0.505

   Dialysis

2

0.5

11

1.4

0.115

   Stroke

51

11.7

45

5.9

0.121

   Peptic ulcer

39

9.0

73

9.6

0.731

   Thyroid disease

42

9.7

36

4.7

< .001

   Chronic kidney disease

9

2.1

13

1.7

0.651

   Hyperlipidemia

16

3.7

32

4.2

0.662

   Diabetes

88

20.2

141

18.5

0.459

   Gynecology disease

3

0.7

8

1.1

0.531

   Asthma/Emphysema

9

2.1

15

2.0

0.903

   Urinary disease

7

1.6

8

1.1

0.401

   Cancer

4

0.9

2

0.3

< .001

   Chronic liver disease

20

4.6

42

5.5

0.496

   Gout

19

4.4

17

2.2

0.037

   Pneumonia

8

1.8

3

0.4

0.012

   Mental or psychiatric disease

14

3.2

11

1.4

0.039

   Immunity disease

3

0.7

12

1.6

0.186

   Others

105

24.1

190

24.9

0.768

NTD: New Taiwan dollar; A.F.F.H: agricultural, forestry, fishery or husbandry.

The link between the SMS intervention and medication adherence

Comparing results before and after the SMS intervention (Table 2) shows that 78.8% of the participants in the intervention group had a decreased (i.e., no delayed doses) incidence of delayed doses; this figure was 46.4% for the control group. The differences between the pretest and post-test were significant for both groups (P < 0.05). Regarding missed doses, 90.1% of the participants in the intervention group showed a decrease (i.e., no missed doses), whereas only 61.1% of the participants in the control group showed a decrease between the pretest and post-test (P < 0.05 for both groups). Evaluating improvement regarding decreases in the frequency of delayed doses showed that 91.5 and 67.3% of participants in the intervention and control groups, respectively, who previously experienced delayed doses, demonstrated medication adherence improvement. Regarding decreases in the frequency of missed doses, 96.0 and 84.7% of participants who previously experienced missed doses, in the intervention and control groups, respectively, demonstrated medication adherence improvement (results not shown in the table). These findings suggest that SMS medication reminders effectively decreased the incidence of delayed and missed doses and enhanced patient adherence to medication.
Table 2

Comparing the results before and after the SMS intervention

 

Variable

Before SMS intervention

After SMS intervention

Improvement

P-value

  

N

%

N

%

%

 
       

< .001a

Intervention group

Delayed doses (Total)

646

84.7c

137

18.0c

78.8

< .001b

  20 ~ 34 y/o

146

90.1

32

19.8

78.1

 

  35 ~ 49 y/o

181

79.7

52

22.9

71.3

 

  50 ~ 64 y/o

196

85.6

35

15.2

82.2

 

   65 y/o

123

84.8

18

12.4

85.4

 

Control group

Delayed doses (Total)

349

80.2c

187

43.0c

46.4

< .001b

  20 ~ 34 y/o

83

86.5

58

60.4

30.1

 

  35 ~ 49 y/o

105

77.8

62

45.9

41.0

 

  50 ~ 64 y/o

113

77.4

54

37.0

52.2

 

   65 y/o

48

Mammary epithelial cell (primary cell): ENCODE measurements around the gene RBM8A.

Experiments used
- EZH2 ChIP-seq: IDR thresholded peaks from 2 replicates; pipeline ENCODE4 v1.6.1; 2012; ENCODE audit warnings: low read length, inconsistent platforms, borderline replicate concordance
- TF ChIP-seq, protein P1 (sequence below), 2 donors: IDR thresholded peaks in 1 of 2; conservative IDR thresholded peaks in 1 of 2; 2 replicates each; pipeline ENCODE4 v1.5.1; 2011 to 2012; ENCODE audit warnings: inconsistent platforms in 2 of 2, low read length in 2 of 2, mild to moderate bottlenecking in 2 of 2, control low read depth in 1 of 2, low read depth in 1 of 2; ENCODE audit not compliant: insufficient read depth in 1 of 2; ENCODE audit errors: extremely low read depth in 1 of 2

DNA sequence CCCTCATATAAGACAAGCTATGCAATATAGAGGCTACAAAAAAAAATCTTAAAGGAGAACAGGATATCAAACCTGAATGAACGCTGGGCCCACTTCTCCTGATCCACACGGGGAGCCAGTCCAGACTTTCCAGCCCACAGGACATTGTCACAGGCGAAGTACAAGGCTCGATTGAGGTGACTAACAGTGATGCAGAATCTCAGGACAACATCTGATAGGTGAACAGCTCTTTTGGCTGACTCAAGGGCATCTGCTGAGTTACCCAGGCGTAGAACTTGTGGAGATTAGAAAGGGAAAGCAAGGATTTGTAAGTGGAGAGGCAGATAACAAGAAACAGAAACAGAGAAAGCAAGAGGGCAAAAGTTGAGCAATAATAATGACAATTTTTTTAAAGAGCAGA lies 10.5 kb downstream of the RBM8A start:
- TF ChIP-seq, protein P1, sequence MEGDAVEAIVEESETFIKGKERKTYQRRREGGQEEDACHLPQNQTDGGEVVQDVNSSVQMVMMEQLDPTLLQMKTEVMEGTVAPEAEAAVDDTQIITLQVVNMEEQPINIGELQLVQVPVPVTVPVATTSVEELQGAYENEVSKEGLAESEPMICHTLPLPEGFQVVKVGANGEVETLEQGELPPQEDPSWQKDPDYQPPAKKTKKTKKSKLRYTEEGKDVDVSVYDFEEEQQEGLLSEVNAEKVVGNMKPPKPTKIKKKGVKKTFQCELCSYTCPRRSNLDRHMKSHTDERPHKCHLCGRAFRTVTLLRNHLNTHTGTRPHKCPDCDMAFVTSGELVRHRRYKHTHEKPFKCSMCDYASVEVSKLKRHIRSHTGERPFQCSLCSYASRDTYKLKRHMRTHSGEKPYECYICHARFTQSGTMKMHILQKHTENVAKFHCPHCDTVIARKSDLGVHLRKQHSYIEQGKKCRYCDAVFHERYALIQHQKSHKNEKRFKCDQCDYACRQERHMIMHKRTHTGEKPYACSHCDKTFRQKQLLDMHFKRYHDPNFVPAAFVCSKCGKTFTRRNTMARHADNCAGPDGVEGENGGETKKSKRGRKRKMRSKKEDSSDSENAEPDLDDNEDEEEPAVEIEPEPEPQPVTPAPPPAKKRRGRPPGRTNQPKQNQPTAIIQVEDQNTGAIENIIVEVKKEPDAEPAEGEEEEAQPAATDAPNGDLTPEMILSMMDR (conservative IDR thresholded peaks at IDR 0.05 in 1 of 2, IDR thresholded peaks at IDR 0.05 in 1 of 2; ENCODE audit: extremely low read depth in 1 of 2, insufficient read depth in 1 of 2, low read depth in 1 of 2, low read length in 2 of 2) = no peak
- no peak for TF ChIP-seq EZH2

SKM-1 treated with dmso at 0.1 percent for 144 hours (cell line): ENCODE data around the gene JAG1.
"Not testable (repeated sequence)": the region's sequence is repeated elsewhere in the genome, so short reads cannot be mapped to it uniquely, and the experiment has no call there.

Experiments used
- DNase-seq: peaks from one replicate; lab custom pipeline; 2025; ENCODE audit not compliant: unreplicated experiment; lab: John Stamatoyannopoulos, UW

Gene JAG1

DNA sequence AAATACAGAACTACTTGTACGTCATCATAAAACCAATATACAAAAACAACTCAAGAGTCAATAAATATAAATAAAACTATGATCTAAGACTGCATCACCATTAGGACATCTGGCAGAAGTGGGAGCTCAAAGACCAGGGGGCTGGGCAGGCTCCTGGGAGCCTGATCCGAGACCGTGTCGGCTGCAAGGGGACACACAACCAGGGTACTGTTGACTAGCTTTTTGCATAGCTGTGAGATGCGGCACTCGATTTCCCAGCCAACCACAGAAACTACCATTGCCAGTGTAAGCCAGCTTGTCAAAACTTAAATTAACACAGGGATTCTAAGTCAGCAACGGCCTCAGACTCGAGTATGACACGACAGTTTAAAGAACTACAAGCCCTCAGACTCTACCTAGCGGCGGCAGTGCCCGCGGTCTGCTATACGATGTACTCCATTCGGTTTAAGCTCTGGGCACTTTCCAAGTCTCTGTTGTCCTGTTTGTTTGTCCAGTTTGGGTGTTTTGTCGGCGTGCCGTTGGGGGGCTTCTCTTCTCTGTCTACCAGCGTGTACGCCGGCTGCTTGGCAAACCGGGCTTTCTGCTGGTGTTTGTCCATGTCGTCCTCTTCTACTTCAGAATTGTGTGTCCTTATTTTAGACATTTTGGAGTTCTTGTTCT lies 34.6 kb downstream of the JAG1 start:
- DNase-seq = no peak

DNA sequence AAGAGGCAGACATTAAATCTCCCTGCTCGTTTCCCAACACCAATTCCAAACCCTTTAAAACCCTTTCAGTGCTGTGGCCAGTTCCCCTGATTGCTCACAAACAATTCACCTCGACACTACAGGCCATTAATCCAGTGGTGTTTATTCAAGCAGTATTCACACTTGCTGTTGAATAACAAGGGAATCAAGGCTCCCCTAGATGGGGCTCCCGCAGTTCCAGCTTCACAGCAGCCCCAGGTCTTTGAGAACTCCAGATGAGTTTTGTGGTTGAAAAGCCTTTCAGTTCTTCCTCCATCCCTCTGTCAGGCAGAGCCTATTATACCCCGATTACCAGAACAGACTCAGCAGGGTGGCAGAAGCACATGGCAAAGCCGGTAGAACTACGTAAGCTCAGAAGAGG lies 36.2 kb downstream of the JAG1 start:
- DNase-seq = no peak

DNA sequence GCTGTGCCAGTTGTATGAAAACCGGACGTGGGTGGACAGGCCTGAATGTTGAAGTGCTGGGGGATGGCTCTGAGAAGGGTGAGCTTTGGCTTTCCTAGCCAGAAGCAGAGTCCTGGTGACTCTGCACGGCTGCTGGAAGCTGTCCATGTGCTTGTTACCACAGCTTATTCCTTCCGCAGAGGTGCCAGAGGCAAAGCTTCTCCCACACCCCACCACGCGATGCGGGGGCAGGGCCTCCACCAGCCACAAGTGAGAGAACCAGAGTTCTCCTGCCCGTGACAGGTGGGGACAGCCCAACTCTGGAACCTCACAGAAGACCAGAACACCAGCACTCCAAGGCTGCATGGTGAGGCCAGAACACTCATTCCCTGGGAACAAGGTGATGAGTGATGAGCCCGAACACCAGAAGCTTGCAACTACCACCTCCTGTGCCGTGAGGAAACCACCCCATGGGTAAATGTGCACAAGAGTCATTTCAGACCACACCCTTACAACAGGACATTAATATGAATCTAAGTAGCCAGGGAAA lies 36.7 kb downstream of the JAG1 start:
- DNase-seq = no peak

82.8

13

22.4

72.9

 

Intervention group

Missed doses (Total)

352

46.1c

35

4.6c

90.1

< .001b

  20 ~ 34 y/o

90

55.6

9

5.6

90.0

 

  35 ~ 49 y/o

97

42.7

9

4.0

90.7

 

  50 ~ 64 y/o

101

44.1

10

4.4

90.0

 

   65 y/o

64

44.1

7

4.8

89.1

 

Control group

Missed doses (Total)

190

43.7c

74

17.0c

61.1

< .001b

  20 ~ 34 y/o

52

54.2

28

29.2

46.2

 

  35 ~ 49 y/o

62

45.9

14

10.4

77.4

 

  50 ~ 64 y/o

52

35.6

30

20.6

42.3

 

   65 y/o

24

41.4

2

3.5

91.7

 

a: used chi-square test to examine the difference between groups; b: Used the McNemar’s test to examine the difference between the pre-test and post-test data within the group. c: intervention group% = n/763; control group%=n/435.

Factors that influence decreases in the incidence of delayed doses

We used weighted logistic regression to identify the factors that affected the decrease in the incidence of delayed doses. Table 3 shows that participants in the intervention group had a 3.2 times (95% CI = 2.7–3.7) higher chance of a decrease in the incidence of delayed doses compared with participants in the control group.
Table 3

Weighted logistic regression of SMS on decreasing delayed doses

Variable

OR

  

95% CI

P-value

After SMS intervention

   No (reference)

     

   Yes

3.2

**

2.7

3.7

< .001

Socioeconomic status

Gender

     

   Male (reference)

     

   Female

0.9

 

0.7

1.1

0.197

Age (years)

     

   20 ~ 34 (reference)

     

   35 ~ 49

0.6

**

0.4

0.8

0.001

   50 ~ 64

0.9

 

0.6

1.2

0.419

    65

1.0

 

0.6

1.5

0.955

Education level

     

   Elementary or less (reference)

     

   Junior High School

1.1

 

0.7

1.7

0.641

   High School

2.1

**

1.4

3.2

< .001

   College

1.3

 

0.8

1.9

0.288

   University

0.9

 

0.6

1.5

0.782

   Graduate school or above

0.6

 

0.4

1.1

0.076

Occupation

     

   Unemployed (reference)

     

   Military

1.4

 

0.4

5.3

0.582

   Civil servant

0.9

 

0.5

1.4

0.579

   Teacher

2.1

*

1.2

3.6

0.011

   Student

1.0

 

0.6

1.7

0.938

   Housekeeper

0.6

*

0.4

0.9

0.023

   Self-employed

0.9

 

0.6

1.4

0.611

   Medicine

1.8

 

1.0

3.5

0.064

   Retired

0.7

 

0.4

1.1

0.145

   Freelancer

0.7

 

0.4

1.2

0.234

   Services

1.2

 

0.8

1.8

0.418

   Worker

0.7

 

0.4

1.1

0.078